Programs from various states are included in the legislation, which addresses matters such as wildland fire operations and funding for the Land and Water Conservation Fund as well as reauthorizing the Historic Black Colleges and Universities Historic Preservation Program.
The legislation was supported by all four Nevada representatives in the House and both senators. It contained multiple provisions specifically relating to public lands in Nevada.
One of these provisions establishes a Desert Tortoise Conservation Center along the California-Nevada border. The legislation also updated the Nevada Wilderness Protection Act of 1989 and set aside land in Lincoln County for a landfill.
Both secretaries credited the Trump administration for allowing their agencies to work closely in designing policies that respond to environmental needs and increase access to public lands for hunting and other recreational uses.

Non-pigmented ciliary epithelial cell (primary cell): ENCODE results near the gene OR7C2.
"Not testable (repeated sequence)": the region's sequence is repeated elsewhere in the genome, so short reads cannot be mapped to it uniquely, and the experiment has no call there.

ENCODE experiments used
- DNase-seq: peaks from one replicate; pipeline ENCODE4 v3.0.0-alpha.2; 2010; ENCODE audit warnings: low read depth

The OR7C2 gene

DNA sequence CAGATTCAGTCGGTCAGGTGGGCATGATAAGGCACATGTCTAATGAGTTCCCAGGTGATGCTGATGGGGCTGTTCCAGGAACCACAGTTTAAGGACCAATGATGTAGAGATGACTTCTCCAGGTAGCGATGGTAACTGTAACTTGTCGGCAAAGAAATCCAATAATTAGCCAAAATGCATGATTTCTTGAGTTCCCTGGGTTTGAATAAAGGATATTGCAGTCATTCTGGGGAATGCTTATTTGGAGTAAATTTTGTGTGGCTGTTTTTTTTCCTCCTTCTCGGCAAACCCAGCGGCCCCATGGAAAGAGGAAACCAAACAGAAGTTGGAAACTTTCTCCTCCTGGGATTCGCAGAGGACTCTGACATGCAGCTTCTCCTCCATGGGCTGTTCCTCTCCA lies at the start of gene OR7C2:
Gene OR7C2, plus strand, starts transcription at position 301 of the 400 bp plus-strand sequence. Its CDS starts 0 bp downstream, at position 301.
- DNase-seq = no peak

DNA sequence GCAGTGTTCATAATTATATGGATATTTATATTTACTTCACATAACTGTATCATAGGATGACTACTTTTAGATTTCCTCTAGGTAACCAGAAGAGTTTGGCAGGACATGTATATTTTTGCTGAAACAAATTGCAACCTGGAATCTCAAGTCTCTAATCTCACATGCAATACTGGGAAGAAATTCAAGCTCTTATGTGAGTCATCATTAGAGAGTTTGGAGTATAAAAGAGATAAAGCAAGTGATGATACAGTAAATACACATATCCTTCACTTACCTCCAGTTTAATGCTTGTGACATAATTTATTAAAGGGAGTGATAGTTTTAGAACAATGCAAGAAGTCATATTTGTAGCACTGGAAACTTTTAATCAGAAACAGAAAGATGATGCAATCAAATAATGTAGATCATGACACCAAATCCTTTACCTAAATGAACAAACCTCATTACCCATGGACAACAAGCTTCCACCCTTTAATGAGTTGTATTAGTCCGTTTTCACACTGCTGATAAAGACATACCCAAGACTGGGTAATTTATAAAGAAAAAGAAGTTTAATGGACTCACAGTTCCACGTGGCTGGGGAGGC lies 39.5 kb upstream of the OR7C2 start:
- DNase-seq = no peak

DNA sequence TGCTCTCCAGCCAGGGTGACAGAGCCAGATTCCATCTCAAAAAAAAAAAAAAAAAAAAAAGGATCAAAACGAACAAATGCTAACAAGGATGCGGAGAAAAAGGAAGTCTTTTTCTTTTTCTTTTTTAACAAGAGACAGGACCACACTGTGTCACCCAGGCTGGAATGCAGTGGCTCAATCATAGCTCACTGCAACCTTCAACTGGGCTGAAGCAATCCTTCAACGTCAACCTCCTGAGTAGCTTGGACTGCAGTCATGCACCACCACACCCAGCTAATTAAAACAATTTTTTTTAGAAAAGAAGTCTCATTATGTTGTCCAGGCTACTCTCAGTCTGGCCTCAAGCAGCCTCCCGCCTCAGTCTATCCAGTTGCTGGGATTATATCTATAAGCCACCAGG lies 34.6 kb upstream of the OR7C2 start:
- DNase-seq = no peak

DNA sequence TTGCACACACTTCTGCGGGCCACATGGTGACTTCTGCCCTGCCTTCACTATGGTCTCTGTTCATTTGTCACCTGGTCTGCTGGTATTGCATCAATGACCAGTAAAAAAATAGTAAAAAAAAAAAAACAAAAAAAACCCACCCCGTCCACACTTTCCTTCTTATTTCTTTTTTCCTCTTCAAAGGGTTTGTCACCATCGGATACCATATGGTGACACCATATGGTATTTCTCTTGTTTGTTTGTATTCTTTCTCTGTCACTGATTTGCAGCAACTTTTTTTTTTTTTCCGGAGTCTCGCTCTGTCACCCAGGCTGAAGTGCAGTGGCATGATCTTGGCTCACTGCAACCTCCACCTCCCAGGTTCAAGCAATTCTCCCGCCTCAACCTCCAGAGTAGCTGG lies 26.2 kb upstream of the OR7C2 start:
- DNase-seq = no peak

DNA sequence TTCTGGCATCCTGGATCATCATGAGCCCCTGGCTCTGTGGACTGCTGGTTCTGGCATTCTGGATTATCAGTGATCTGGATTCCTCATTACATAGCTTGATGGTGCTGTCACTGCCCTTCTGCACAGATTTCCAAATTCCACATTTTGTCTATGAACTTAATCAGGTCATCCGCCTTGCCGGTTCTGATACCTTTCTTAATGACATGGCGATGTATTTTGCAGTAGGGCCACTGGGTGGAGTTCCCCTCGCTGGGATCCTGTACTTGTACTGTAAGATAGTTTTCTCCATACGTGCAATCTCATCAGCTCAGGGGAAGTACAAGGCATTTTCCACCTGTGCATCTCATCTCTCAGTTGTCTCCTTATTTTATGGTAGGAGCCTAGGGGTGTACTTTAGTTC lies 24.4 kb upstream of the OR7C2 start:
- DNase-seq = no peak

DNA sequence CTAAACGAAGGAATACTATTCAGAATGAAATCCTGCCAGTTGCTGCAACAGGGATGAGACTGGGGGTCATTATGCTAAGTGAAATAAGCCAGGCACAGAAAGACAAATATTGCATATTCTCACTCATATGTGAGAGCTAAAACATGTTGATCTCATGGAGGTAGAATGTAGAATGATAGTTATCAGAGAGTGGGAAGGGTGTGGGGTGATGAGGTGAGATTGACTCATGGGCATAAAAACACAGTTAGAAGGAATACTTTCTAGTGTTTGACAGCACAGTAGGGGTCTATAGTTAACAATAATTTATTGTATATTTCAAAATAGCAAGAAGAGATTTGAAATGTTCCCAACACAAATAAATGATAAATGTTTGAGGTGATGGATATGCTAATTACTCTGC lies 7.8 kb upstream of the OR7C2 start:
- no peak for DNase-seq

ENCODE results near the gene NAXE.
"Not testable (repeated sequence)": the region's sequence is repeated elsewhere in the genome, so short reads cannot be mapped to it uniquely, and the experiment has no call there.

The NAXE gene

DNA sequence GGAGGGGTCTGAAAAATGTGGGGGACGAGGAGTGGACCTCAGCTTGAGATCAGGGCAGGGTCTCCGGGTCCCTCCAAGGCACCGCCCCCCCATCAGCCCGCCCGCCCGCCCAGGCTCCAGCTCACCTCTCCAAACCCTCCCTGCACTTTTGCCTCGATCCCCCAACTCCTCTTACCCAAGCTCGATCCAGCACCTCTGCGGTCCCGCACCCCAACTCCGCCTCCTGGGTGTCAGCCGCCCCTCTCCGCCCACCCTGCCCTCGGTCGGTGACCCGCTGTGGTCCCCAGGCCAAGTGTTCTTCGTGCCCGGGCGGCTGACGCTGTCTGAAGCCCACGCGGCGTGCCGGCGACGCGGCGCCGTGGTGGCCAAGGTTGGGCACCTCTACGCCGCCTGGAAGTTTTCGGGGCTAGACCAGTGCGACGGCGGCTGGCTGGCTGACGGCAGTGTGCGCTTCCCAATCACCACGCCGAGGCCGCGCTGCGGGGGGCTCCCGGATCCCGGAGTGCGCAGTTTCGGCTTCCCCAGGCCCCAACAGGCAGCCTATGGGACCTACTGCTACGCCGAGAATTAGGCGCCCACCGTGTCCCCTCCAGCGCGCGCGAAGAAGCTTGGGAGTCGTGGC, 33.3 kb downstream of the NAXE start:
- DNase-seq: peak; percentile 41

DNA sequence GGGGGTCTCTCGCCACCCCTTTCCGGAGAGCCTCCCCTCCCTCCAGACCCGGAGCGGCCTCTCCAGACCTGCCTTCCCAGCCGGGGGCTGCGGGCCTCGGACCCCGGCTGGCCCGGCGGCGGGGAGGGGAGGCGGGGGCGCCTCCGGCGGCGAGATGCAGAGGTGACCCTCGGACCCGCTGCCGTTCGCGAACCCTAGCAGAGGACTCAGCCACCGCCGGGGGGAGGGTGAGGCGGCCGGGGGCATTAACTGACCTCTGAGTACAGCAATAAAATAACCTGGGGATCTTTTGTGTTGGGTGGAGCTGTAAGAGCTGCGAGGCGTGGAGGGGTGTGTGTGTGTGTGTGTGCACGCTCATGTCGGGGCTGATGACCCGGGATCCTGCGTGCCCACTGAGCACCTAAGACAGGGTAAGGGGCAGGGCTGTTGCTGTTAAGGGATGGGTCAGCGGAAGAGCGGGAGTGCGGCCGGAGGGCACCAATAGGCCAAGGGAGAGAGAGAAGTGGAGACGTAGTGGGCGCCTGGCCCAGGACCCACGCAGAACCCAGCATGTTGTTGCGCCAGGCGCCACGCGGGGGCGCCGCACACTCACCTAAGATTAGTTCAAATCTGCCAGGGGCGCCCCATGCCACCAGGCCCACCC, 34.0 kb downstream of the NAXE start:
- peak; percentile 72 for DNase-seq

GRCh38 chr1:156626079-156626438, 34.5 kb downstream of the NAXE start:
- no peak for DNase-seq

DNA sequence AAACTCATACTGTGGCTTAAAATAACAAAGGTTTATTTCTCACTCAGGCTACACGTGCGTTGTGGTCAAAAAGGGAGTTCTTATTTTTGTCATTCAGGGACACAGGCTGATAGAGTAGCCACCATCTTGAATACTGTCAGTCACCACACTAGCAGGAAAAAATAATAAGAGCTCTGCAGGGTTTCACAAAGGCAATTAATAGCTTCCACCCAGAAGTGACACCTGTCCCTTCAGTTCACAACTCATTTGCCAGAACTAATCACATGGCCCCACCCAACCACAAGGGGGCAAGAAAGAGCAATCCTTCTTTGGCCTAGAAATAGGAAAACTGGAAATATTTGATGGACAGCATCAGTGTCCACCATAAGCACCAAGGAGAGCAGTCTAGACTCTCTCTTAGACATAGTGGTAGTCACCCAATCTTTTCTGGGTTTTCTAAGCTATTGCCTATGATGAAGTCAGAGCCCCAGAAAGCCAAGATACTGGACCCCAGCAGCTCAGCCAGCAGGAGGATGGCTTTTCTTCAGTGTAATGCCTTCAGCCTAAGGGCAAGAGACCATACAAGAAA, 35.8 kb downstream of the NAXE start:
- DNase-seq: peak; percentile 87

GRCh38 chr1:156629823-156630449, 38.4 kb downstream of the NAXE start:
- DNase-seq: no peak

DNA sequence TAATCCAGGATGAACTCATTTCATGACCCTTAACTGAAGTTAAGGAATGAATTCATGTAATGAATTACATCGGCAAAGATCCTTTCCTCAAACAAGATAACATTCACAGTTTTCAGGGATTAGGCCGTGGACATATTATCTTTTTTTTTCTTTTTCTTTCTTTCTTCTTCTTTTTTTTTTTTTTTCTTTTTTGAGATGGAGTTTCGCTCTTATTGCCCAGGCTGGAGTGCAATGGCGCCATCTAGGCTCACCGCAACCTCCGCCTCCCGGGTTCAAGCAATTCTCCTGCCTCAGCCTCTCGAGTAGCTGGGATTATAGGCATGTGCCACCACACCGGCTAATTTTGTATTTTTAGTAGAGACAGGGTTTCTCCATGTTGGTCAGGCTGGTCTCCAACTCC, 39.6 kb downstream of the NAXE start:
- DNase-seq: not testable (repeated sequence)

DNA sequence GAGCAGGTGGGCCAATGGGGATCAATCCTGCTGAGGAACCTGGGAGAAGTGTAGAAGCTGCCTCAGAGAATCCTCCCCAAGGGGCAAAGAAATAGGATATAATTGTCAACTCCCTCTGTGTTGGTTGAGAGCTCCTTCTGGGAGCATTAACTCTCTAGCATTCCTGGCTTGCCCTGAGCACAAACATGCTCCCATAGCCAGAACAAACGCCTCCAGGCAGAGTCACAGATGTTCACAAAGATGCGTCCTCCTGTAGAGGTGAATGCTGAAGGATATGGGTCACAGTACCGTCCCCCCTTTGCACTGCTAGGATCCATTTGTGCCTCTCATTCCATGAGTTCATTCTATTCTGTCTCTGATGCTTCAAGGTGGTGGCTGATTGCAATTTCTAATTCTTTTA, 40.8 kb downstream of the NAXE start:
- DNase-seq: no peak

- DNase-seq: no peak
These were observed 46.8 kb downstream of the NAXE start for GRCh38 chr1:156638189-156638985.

“Based on the leadership of the president with One Federal Decision, you’ve got Dave and I standing shoulder to shoulder. We’re trying to do common policies,” said Perdue.
One Federal Decision refers to an executive order issued in August 2017 relating to environmental reviews and authorizations for major infrastructure projects which require the collaboration of multiple federal agencies. This order was meant to facilitate cooperation between agencies, allowing them to complete their reviews and make authorization decisions within two years of a notice intent being published.
Perdue said that these changes have made it simpler to ensure that laws regarding public lands at different levels align, making it easier for individuals to understand how they are able to utilize land for hunting or other types of recreation.